It was the first of many days. 23 children lined up in front of the classroom door, which swung open to a little classroom, held open by pretty Ms. Sara. Origami papers of every color decorated the walls, a letter from the alphabet written on each piece. 23 pairs of eyes looked around full of excitement, as they start the journey that will determine their future.
Ms. Sara cleared her throat, and the children shuffled to get in their seats. There were 12 wooden tables. Each table built for two, neatly arranged into four rows. Leaving one table to be occupied by a student, alone. The little boy with the blue jacket sat there. For a second, all on eyes were on him, and his frayed blue jacket. Most of the children wore a new sweater for the new school year, some wore inherited goods, but all were in decent condition.
The blue jacket had streaks of paint, partly faded, across the chest. A button was missing and the left pocket had a small rip. It was small, but big enough for the judging eyes to spot. The little boy could feel his cheeks heated from the unwanted attention, so he kept his head down. Ms. Sara cleared her throat again, and all eyes returned to her. All except mine. I let my eyes linger a bit longer, at the boy and his blue jacket.
“Good morning everyone! Welcome to Kindergarten A!” Ms. Sara beamed, enthusiastically. Taking a brand new marker from her pocket she wrote on the board, in big bold letters, DREAM. Turning back to her students she said, “Now, I’m aware that some of you are not very fluent in reading – yet. The word on the board says ‘Dream’. Can anyone tell me what a dream is?”
Hands bolted in the air, as the children were eager to impress their new teacher and fellow classmates, a desire naturally embedded in the human soul. Ms. Sara pointed to Louis, who sat in the first row and had his hand up first.
“It’s like another life. A life that you can only see when you are sleeping at night,” Louis answered, his eyes full of confidence in all seriousness. “I guess dreams could we something we want. But we can’t really get when we wake up in the morning. That’s why I like to sleep, so I can pretend the dreams are real.”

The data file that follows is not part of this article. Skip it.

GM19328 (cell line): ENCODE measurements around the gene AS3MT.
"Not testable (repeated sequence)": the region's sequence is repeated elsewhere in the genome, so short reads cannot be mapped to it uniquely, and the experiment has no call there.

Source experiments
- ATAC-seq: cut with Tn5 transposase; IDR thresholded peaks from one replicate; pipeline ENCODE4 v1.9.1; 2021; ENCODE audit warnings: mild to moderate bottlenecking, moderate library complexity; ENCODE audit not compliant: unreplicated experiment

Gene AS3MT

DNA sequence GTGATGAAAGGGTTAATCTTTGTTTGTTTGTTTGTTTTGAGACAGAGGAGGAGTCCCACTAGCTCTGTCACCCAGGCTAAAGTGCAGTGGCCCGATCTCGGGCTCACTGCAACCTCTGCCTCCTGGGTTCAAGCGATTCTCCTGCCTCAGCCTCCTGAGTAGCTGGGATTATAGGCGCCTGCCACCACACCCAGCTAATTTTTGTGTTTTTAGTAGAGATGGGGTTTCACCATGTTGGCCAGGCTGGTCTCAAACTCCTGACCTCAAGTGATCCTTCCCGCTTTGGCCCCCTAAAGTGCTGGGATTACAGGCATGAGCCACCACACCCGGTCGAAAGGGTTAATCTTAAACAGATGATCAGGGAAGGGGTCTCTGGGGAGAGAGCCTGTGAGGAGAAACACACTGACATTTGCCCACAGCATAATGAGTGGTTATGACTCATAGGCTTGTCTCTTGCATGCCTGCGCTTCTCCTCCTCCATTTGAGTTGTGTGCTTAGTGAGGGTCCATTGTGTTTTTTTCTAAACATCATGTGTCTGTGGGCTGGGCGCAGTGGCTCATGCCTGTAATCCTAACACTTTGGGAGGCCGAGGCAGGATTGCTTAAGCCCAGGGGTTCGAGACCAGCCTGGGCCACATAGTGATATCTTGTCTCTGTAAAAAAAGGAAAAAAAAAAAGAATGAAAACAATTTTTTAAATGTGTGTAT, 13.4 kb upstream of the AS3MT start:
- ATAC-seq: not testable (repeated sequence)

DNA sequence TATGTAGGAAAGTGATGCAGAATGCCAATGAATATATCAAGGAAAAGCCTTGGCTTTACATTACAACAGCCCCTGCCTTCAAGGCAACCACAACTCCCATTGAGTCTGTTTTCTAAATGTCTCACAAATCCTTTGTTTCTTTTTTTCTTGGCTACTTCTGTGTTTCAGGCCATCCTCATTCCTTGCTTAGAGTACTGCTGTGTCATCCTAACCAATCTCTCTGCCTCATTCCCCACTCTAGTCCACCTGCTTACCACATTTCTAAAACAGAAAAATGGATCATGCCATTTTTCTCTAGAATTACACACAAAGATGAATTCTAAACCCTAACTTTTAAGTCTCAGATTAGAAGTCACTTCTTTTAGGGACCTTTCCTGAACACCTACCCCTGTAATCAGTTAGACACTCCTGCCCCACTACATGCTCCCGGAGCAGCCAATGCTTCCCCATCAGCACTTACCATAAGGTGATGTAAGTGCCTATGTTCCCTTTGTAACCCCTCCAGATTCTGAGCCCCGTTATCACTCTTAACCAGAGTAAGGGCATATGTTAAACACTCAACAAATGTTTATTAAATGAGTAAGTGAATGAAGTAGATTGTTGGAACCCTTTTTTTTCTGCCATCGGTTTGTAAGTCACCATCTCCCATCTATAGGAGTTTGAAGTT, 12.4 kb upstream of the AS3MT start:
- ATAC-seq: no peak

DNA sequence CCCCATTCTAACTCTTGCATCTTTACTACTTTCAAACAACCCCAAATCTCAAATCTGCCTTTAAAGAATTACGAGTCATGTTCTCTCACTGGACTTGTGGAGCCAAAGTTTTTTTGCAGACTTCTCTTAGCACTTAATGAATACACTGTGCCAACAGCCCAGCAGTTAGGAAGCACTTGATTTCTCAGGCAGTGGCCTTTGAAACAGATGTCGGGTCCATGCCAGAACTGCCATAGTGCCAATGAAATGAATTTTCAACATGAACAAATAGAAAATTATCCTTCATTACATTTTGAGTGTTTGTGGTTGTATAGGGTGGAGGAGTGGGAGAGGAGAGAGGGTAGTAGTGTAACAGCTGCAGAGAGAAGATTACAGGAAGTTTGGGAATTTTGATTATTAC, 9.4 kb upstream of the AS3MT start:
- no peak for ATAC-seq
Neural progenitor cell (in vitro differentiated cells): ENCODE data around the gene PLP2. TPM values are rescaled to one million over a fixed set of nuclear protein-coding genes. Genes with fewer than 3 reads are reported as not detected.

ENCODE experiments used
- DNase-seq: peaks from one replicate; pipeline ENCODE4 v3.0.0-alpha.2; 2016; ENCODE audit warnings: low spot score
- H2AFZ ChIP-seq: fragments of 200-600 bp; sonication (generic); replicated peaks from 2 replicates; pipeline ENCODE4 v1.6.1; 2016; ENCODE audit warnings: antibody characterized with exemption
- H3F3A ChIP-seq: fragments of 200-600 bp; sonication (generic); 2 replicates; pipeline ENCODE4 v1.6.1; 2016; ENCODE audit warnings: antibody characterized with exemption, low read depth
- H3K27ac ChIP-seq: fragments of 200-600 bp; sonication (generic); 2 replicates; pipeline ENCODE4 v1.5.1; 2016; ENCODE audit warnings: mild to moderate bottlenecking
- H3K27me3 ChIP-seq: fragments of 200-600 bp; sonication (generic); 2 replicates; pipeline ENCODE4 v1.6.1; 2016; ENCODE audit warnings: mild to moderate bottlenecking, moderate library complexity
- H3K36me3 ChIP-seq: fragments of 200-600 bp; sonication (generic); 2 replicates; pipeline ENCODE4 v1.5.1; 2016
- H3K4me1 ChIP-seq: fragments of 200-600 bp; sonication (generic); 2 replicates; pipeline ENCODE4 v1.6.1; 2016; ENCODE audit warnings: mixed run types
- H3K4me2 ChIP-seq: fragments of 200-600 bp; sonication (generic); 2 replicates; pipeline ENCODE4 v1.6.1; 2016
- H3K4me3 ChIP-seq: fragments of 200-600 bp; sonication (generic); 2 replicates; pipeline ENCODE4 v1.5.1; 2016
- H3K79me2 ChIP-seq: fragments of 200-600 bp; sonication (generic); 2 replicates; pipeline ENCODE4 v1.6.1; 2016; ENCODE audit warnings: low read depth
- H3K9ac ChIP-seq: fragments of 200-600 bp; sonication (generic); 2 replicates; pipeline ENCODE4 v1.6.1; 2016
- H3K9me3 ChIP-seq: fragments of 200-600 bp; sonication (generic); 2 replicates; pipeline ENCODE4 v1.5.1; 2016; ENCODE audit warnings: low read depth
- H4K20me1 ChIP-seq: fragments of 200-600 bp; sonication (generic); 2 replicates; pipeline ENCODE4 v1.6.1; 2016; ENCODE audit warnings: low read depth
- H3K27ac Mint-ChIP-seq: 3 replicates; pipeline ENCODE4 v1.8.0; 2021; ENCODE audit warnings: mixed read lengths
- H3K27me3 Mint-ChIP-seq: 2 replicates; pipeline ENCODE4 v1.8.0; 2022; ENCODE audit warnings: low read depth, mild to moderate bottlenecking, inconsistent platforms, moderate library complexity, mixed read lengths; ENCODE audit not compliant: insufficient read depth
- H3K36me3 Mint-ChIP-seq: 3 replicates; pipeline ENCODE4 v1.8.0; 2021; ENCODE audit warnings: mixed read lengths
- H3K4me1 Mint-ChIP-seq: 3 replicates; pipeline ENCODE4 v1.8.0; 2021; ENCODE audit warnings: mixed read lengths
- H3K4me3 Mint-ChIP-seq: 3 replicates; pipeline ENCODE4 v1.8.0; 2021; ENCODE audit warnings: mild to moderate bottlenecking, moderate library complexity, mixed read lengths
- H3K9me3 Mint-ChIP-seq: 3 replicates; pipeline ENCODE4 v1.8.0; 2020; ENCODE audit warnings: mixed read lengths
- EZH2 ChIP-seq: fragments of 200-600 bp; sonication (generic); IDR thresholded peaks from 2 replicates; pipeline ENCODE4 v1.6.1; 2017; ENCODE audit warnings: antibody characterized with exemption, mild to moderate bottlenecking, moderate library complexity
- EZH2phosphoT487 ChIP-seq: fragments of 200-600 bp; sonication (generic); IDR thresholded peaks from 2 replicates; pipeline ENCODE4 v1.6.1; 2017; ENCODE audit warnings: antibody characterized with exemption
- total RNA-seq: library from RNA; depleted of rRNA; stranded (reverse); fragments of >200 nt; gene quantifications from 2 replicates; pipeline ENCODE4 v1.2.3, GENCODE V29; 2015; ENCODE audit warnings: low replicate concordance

“No, silly! not that kind of dream” interrupted Lisa, who sat right next to Louis, “what miss is trying to tell us, is what we want to be when we grow up. Like for example, I want to be a pretty ballerina when I grow up.”
Ms. Sara smiled at her enthusiastic students, surprised by the outspokenness and knowledge young minds possessed today.
“Both of you have very interesting answers, and I would like to know more what you dream to be when you grow up,” Ms. Sara replied, her eyes scanning the room. Her eyes rested on the little boy with the blue jacket, who still held his head down.
“Tommy, how about you?” Ms. Sara asked in a softer tone.
Tommy had dreaded being called. But with his hands deep in his blue jacket’s pockets, he slowly lifted his gaze towards Ms. Sara.
“Paint,” answered Tommy. In clear loud voice, louder than what the rest of the class expected. This time he didn’t look down. As if he wasn’t sure that the others didn’t understand what he meant, he continued,“You know, having different colors on like paper that makes a pretty picture. Because pretty pictures make people happy and I can make lots of money.”